Tuesday, January 10, 2012


I'm in transition these days. I've decided to leave my position as "resident writing consultant" and go into business for myself, working with writing processes and publication strategies at a number of different European universities. My focus remains on the efficiency and integrity of the individual writing process, which is to say on "the work" itself. But I'm increasingly interested in how research institutions can support that work actively. Too much knowledge remains "in the heads" of scholars, or remains there unnecessarily long.

So I'm once again thinking very seriously about my "métier". What is it that I do? What's my trade? My aim is to help scholars get their ideas "out" in the best possible journal in the shortest possible time. "To put forward" is a root meaning of "to edit", and in that sense, I suppose, my trade is that of an editor. But I'm also seriously concerned about the factors that actually hold their ideas back. These factors are sometimes found in the lives of individual scholars, and sometimes in the scholarly environment in which they work. Overcoming them sometimes requires something more akin to a coach, and sometimes a management consultant.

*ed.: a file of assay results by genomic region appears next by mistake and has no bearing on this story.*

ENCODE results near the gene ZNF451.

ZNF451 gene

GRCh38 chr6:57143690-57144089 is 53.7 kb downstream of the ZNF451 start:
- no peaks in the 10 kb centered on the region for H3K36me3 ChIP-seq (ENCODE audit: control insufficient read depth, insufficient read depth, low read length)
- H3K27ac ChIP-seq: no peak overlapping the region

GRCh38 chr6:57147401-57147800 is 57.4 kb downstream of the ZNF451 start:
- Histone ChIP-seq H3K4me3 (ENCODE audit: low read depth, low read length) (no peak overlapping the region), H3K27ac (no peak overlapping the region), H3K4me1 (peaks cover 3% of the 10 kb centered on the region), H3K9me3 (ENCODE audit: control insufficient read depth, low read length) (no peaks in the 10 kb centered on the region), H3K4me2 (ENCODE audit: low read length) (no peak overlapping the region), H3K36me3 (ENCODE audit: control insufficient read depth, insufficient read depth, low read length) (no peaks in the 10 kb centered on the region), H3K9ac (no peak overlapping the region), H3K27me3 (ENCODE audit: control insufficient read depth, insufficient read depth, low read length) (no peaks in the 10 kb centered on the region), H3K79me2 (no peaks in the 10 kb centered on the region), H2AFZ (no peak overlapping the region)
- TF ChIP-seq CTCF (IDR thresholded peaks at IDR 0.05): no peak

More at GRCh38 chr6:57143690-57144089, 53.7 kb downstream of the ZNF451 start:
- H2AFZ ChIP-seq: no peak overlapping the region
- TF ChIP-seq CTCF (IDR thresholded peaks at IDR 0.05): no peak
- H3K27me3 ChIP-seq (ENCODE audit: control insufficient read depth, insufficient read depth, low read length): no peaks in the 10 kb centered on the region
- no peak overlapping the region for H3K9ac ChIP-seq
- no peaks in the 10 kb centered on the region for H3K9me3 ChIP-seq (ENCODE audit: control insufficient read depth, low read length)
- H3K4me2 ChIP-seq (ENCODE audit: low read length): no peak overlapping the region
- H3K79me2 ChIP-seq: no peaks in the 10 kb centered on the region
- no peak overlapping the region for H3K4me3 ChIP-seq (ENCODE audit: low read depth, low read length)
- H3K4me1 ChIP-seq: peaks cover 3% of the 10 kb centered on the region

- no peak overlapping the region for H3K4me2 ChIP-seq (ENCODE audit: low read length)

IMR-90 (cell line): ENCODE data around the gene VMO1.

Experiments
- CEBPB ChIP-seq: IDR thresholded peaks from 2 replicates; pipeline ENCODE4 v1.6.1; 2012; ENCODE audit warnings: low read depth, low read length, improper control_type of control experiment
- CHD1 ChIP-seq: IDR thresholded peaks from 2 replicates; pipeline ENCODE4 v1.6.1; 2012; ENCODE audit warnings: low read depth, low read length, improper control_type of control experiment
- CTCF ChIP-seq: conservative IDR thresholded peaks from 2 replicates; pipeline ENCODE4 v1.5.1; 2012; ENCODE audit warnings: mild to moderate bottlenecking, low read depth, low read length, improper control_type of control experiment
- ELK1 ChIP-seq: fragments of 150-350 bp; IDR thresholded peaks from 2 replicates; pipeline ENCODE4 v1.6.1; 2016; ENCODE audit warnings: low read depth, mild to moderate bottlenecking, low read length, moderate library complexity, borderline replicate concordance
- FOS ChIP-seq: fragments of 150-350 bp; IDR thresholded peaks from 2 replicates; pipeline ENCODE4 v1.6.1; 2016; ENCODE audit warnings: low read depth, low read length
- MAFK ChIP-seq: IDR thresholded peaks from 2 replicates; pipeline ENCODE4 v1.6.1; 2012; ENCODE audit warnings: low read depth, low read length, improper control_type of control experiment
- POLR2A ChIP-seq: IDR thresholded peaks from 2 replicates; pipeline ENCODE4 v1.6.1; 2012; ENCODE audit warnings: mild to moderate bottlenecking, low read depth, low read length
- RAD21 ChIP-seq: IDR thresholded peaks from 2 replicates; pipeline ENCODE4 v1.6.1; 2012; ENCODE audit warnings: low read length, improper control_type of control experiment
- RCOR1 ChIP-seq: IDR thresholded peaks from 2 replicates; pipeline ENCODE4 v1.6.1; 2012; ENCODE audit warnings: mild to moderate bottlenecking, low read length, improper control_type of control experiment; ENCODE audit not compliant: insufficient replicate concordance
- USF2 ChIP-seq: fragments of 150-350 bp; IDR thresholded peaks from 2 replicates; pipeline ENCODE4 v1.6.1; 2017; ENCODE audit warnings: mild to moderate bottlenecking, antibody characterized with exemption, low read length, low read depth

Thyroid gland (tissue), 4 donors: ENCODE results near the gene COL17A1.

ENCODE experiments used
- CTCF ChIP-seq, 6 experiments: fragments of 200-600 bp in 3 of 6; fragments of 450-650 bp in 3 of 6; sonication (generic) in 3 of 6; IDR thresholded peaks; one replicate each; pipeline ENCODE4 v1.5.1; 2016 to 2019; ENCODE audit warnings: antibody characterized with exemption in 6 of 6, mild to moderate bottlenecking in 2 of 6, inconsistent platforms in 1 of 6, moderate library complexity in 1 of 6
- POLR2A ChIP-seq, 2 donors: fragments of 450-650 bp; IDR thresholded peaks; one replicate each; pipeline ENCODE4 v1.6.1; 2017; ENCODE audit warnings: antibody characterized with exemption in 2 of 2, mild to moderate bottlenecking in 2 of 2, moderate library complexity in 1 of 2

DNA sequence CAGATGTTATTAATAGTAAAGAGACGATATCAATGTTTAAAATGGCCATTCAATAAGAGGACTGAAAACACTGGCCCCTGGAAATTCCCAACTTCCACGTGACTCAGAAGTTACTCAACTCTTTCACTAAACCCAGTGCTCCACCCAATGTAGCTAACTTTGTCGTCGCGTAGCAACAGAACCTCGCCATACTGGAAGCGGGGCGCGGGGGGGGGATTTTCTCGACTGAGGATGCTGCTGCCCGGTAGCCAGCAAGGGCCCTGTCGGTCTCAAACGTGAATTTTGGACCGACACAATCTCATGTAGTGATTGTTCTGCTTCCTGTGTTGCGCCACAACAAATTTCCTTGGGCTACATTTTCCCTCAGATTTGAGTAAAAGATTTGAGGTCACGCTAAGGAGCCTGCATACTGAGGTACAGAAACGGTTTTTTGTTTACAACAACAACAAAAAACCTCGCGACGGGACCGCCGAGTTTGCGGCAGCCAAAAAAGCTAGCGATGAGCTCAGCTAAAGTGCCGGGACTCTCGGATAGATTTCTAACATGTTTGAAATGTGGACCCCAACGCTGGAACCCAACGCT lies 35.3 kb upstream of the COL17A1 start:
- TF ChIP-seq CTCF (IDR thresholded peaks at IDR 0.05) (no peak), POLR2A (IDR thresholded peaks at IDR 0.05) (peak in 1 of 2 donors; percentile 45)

At a more abstract level, I remain an epistemologist. A philosopher. I am interested in what Kant called "the conditions of the possibility of the experience of objects" or, more colloquially, in what makes knowledge of the world possible. Knowledge is an inexorably social affair. Many of the conditions that enable and inhibit knowing are found in the social environment of research. And many of these are "conversational" in the sense that knowing is always the ability to participate in a conversation. My task, as a philosopher, is simply to make scholars more conversant. This is arguably what Socrates was also doing.

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